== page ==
Commentator Annmarie Kelly Harbaugh teaches at a high school. As she explains, the boundary between appropriate and inappropriate school clothing can be a bit blurry. And we should say the name of the student she describes has been changed to protect the teen's privacy.
ANNMARIE KELLY HARBAUGH: Rochelle was late. She wobbled down the hall, saying: It's not me, it's my shoes.
I could see how three-inch heels might slow a person down, but the rest of Rochelle's outfit — a glittered belt buckle, black miniskirt and a clingy purple tee — well, that could only be described as fast.
We did have a dress code: no tube tops, underwear on the inside of your clothes, that sort of thing, but we struggled to enforce it. One teacher put it this way: I'm a middle-aged man. I'm just not comfortable talking to a teenage girl about her body.
Hearing this, a few of us female teachers decided to take the lead. School was no place to be sexy. We would simply ask students to change their clothes. As a deterrent, we put bins in our classrooms full of '80s sweaters and capes from Shakespeare skits. If necessary, students could pull out garments to cover halter tops or peeping thongs.
I even rehearsed speeches for that day: Before school, you have one chance to cover your body. If you miss, then it's my turn.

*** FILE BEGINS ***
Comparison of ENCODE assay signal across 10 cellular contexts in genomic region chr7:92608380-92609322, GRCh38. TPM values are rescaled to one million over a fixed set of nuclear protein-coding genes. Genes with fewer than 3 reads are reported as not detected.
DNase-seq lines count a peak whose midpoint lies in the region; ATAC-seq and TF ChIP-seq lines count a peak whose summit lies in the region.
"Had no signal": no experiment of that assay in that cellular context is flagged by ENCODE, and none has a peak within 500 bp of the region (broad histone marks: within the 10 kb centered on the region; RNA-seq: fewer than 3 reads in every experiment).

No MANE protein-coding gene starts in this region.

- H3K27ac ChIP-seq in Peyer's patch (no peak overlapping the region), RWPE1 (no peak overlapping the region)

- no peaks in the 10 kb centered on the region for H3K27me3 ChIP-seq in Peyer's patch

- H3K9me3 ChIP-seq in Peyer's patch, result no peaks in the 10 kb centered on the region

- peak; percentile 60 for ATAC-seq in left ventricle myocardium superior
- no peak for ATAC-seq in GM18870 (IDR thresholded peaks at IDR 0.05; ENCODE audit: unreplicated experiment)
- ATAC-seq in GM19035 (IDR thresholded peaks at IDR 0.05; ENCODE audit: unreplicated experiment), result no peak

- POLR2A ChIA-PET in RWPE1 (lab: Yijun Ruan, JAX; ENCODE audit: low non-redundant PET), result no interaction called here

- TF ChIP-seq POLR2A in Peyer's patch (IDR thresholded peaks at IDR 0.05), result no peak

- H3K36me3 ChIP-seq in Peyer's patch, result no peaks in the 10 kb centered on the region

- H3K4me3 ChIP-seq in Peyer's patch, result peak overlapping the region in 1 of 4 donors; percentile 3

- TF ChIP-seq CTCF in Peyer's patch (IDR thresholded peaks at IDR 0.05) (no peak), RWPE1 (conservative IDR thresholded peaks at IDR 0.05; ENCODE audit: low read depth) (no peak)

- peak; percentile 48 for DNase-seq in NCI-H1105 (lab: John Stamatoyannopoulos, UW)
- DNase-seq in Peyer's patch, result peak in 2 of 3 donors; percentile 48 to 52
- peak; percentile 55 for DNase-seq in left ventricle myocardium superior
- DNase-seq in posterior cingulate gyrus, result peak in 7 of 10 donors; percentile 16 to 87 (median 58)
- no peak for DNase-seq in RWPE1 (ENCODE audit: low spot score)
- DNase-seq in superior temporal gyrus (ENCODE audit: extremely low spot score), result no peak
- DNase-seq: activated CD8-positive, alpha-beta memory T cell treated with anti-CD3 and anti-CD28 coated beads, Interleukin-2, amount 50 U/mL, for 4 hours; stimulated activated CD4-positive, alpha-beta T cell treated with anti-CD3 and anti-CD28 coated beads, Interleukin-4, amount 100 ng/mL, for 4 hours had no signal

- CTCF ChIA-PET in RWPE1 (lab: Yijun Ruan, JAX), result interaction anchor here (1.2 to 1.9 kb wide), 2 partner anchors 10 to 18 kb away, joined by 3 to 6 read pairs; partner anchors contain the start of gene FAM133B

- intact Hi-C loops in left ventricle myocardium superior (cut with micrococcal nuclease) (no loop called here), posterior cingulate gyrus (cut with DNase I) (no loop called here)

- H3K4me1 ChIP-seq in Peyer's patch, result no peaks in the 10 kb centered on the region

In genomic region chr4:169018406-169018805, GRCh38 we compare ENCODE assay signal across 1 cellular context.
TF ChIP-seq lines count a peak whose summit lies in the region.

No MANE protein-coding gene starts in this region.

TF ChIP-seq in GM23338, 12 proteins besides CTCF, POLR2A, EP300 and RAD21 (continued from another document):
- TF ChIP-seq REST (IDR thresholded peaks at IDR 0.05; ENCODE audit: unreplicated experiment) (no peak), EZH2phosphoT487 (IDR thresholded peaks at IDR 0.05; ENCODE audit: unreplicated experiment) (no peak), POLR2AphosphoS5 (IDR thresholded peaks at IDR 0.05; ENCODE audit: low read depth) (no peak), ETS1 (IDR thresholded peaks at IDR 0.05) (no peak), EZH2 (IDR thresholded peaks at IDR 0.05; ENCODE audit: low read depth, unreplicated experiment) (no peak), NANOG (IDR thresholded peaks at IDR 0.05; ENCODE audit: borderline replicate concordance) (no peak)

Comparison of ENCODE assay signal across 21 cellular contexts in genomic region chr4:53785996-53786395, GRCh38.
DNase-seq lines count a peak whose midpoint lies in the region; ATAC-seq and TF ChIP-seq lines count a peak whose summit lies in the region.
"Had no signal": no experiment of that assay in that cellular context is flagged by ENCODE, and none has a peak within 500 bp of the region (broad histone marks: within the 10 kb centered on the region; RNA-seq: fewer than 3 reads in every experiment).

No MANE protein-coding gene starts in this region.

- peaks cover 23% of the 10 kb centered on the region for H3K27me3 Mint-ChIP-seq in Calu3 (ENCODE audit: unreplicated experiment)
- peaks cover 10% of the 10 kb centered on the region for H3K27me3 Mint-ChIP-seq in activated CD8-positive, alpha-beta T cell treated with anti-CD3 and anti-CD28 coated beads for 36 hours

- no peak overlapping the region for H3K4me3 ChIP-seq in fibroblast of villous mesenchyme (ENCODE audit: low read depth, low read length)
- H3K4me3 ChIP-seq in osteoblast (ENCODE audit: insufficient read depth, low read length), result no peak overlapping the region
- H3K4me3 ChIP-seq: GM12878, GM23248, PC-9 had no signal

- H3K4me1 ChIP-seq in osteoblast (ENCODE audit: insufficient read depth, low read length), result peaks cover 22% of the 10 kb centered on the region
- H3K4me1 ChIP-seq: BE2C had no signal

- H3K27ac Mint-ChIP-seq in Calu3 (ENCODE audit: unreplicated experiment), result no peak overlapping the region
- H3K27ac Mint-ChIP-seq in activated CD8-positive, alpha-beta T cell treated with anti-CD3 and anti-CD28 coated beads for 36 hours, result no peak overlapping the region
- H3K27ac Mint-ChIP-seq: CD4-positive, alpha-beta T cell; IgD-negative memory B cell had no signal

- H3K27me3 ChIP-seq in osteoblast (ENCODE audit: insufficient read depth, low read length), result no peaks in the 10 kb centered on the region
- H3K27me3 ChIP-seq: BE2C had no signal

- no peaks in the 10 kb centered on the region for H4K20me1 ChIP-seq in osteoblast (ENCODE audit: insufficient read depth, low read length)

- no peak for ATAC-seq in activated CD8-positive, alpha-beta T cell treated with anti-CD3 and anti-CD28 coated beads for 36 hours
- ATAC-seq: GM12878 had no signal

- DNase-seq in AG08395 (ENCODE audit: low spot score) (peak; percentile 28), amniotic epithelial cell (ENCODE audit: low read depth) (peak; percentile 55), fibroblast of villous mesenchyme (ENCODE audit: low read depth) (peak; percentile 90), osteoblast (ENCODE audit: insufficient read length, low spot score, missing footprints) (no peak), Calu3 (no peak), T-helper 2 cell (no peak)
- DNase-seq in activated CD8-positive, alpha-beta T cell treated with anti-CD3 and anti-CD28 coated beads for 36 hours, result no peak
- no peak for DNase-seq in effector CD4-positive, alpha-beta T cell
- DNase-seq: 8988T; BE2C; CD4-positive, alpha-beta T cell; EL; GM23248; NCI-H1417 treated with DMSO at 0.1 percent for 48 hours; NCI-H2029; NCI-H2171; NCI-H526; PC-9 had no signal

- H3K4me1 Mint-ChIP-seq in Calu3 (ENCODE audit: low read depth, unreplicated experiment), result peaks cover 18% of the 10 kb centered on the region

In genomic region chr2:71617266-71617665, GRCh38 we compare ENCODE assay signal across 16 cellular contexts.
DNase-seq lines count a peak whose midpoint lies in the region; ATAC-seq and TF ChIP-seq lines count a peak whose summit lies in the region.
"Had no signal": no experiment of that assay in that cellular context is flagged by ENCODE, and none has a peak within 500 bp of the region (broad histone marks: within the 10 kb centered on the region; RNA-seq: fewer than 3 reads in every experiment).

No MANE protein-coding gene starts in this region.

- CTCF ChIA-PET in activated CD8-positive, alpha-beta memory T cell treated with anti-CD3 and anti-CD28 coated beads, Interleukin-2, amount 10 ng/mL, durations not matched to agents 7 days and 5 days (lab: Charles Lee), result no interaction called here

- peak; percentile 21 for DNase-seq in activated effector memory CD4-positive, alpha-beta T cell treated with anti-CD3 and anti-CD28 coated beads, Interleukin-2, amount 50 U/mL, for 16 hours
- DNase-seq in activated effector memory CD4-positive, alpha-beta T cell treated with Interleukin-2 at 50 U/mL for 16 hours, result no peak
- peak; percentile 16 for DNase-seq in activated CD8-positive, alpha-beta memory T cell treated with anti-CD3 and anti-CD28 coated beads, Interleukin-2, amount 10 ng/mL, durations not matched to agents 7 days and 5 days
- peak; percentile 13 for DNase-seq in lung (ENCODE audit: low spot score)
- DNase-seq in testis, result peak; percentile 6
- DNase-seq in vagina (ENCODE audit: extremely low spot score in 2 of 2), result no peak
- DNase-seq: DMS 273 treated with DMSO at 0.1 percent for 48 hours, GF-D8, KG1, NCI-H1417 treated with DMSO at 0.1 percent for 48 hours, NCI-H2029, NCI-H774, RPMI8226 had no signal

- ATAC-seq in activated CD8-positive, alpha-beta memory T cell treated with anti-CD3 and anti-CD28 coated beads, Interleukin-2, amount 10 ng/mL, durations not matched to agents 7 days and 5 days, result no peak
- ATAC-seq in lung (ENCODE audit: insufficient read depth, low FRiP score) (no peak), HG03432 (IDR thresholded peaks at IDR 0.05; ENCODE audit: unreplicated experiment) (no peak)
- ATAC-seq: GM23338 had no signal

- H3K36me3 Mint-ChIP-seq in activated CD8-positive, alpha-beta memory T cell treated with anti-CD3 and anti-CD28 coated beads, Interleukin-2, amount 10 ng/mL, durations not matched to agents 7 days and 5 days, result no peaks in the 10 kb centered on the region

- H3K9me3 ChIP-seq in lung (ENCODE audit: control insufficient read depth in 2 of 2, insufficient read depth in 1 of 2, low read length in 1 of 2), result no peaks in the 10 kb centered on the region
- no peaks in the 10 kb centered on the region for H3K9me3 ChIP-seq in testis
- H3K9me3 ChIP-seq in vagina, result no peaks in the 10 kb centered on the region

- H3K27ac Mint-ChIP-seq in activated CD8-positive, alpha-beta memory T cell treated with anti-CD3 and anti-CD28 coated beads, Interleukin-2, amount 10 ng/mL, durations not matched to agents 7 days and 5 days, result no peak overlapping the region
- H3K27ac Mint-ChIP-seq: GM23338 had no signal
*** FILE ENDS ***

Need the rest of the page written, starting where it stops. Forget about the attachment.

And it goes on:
So Rochelle could not sit in third period English looking like Tina Turner. We spoke in the hallway. Hon, you are a lovely girl, but that skirt's too short for school.
None of my other teachers had a problem with it.
I considered this and explained that we were tightening rules this year and people were still learning the policy.
Reluctantly, Rochelle went off to change, and I claimed victory. It was a strange year, though. Rochelle's teeny skirts disappeared, then reappeared. Sometimes in solidarity her friends wore them too. We dug into the costume box often. Clothing begot other battles. I kept Rochelle after class to conference about disrespect or her low grades. We just never connected.
On day one, I had chosen her wardrobe as the most important thing about her. I don't think she ever forgave that judgement. The skirt could have been from her favorite aunt. Maybe Rochelle had gained weight and was self-conscious about its snugness. Or maybe Rochelle was just another teenage girl experimenting with an adult body.
I remember that excitement. Curves were cool, but they encouraged me to walk down paths where my footing was uncertain. It would have been nice to have had an adult, an English teacher maybe, who I could talk to about that.
As a high school teacher, I care about the images my students project, but I care even more about the reasons they are projecting them. When I tell a young woman her clothes are inappropriate, she hears she is inappropriate. That's no way to start a school year or a relationship.
These days, I save the garment box for Shakespeare skits. I can instill pride in my students, without first resorting to shame. I have Rochelle to thank for teaching me that.
NORRIS: Annmarie Kelly Harbaugh teaches English at James Hillhouse High School in New Haven, Connecticut, where today was the first day of school.